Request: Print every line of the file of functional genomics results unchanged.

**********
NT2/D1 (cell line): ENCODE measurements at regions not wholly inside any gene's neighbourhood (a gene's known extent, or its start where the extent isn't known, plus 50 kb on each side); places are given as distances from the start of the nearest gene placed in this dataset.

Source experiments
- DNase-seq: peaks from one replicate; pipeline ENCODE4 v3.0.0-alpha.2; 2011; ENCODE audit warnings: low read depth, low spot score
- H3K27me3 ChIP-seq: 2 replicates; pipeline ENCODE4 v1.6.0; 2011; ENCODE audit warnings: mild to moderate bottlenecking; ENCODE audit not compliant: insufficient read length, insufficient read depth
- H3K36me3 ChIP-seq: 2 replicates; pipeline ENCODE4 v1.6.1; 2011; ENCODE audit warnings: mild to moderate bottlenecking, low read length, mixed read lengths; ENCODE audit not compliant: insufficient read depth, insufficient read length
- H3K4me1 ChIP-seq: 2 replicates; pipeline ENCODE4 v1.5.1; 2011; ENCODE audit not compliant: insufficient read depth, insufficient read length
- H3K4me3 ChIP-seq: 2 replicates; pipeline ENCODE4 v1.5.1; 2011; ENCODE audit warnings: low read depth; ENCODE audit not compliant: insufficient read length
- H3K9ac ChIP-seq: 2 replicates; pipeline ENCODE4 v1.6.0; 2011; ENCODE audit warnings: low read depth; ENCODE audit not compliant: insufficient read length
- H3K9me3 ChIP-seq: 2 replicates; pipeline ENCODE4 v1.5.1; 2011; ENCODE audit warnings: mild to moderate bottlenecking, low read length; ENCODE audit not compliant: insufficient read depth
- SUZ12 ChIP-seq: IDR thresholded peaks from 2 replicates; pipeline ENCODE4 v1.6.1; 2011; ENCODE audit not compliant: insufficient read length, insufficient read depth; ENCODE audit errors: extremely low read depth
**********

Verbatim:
NT2/D1 (cell line): ENCODE measurements at regions not wholly inside any gene's neighbourhood (a gene's known extent, or its start where the extent isn't known, plus 50 kb on each side); places are given as distances from the start of the nearest gene placed in this dataset.

Source experiments
- DNase-seq: peaks from one replicate; pipeline ENCODE4 v3.0.0-alpha.2; 2011; ENCODE audit warnings: low read depth, low spot score
- H3K27me3 ChIP-seq: 2 replicates; pipeline ENCODE4 v1.6.0; 2011; ENCODE audit warnings: mild to moderate bottlenecking; ENCODE audit not compliant: insufficient read length, insufficient read depth
- H3K36me3 ChIP-seq: 2 replicates; pipeline ENCODE4 v1.6.1; 2011; ENCODE audit warnings: mild to moderate bottlenecking, low read length, mixed read lengths; ENCODE audit not compliant: insufficient read depth, insufficient read length
- H3K4me1 ChIP-seq: 2 replicates; pipeline ENCODE4 v1.5.1; 2011; ENCODE audit not compliant: insufficient read depth, insufficient read length
- H3K4me3 ChIP-seq: 2 replicates; pipeline ENCODE4 v1.5.1; 2011; ENCODE audit warnings: low read depth; ENCODE audit not compliant: insufficient read length
- H3K9ac ChIP-seq: 2 replicates; pipeline ENCODE4 v1.6.0; 2011; ENCODE audit warnings: low read depth; ENCODE audit not compliant: insufficient read length
- H3K9me3 ChIP-seq: 2 replicates; pipeline ENCODE4 v1.5.1; 2011; ENCODE audit warnings: mild to moderate bottlenecking, low read length; ENCODE audit not compliant: insufficient read depth
- SUZ12 ChIP-seq: IDR thresholded peaks from 2 replicates; pipeline ENCODE4 v1.6.1; 2011; ENCODE audit not compliant: insufficient read length, insufficient read depth; ENCODE audit errors: extremely low read depth